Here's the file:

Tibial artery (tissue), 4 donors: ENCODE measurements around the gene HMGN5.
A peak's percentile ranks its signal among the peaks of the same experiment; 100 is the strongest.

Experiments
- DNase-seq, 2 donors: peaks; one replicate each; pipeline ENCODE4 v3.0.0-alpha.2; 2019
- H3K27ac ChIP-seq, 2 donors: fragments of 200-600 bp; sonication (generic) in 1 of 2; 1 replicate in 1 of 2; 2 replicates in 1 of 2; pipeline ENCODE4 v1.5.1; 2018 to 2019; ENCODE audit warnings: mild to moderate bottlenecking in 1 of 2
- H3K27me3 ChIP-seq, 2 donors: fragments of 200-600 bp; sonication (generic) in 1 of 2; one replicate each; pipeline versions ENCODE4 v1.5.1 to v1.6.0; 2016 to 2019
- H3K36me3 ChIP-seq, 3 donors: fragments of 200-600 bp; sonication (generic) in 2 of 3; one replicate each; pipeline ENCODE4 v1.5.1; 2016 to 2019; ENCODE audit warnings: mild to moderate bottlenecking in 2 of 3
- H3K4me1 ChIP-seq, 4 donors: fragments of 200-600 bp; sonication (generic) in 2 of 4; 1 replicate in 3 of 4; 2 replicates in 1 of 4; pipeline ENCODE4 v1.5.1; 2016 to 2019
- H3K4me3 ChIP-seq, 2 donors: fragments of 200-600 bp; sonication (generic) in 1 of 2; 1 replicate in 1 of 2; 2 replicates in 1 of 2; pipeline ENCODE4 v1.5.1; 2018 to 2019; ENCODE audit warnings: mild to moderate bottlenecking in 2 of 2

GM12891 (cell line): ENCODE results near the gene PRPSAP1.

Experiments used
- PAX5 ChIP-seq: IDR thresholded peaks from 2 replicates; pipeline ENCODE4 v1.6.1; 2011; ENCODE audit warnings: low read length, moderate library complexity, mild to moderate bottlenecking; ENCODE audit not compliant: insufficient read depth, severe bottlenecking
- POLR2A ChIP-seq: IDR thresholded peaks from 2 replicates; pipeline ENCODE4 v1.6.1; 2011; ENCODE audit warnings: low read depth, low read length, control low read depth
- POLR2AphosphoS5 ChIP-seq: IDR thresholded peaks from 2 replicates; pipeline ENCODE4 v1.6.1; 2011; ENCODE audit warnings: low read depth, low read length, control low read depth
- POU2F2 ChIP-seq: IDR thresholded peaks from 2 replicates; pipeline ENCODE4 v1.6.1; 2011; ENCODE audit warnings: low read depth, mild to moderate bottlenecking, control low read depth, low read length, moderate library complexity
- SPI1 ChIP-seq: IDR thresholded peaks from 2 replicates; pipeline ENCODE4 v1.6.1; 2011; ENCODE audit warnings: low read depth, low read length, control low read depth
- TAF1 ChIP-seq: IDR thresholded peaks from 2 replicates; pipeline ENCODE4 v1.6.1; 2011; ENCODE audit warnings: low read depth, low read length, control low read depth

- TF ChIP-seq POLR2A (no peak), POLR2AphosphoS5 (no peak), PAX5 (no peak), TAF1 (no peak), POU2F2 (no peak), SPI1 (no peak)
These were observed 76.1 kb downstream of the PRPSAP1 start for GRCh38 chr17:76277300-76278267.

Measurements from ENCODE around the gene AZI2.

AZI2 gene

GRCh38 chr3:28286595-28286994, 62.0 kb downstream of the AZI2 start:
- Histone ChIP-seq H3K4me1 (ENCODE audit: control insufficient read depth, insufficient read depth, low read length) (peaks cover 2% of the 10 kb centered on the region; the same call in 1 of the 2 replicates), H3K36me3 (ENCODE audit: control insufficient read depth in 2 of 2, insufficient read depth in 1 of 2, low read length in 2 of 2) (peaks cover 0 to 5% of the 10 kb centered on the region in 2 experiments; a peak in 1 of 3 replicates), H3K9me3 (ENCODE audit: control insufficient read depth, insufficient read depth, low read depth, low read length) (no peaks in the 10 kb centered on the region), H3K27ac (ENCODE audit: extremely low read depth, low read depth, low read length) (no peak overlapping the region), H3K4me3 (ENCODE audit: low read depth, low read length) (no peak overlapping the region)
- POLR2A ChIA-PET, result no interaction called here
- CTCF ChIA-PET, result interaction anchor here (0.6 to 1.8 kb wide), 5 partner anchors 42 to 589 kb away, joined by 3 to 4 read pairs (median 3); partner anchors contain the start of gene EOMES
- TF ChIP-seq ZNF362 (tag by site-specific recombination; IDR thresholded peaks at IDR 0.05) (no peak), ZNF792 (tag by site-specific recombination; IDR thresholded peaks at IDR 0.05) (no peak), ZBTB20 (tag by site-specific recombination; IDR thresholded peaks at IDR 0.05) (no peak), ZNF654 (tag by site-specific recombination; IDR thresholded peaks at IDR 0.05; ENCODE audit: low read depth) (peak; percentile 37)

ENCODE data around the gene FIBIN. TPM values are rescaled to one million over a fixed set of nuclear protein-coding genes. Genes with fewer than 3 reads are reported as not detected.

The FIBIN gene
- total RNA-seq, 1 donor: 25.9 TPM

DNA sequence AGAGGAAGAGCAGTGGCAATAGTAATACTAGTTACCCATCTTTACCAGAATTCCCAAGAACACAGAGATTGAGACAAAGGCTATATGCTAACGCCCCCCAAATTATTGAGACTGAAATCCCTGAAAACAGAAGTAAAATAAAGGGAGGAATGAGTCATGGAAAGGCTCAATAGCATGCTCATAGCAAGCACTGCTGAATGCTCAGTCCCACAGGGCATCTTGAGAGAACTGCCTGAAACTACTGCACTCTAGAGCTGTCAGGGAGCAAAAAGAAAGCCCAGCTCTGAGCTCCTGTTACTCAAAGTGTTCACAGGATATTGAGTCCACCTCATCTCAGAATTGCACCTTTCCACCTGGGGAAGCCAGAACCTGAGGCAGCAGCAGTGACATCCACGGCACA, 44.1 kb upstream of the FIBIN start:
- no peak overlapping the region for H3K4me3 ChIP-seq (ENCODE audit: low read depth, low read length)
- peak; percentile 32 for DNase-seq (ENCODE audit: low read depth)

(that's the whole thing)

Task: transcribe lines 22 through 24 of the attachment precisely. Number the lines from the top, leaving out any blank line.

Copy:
GRCh38 chr3:28286595-28286994, 62.0 kb downstream of the AZI2 start:
- Histone ChIP-seq H3K4me1 (ENCODE audit: control insufficient read depth, insufficient read depth, low read length) (peaks cover 2% of the 10 kb centered on the region; the same call in 1 of the 2 replicates), H3K36me3 (ENCODE audit: control insufficient read depth in 2 of 2, insufficient read depth in 1 of 2, low read length in 2 of 2) (peaks cover 0 to 5% of the 10 kb centered on the region in 2 experiments; a peak in 1 of 3 replicates), H3K9me3 (ENCODE audit: control insufficient read depth, insufficient read depth, low read depth, low read length) (no peaks in the 10 kb centered on the region), H3K27ac (ENCODE audit: extremely low read depth, low read depth, low read length) (no peak overlapping the region), H3K4me3 (ENCODE audit: low read depth, low read length) (no peak overlapping the region)
- POLR2A ChIA-PET, result no interaction called here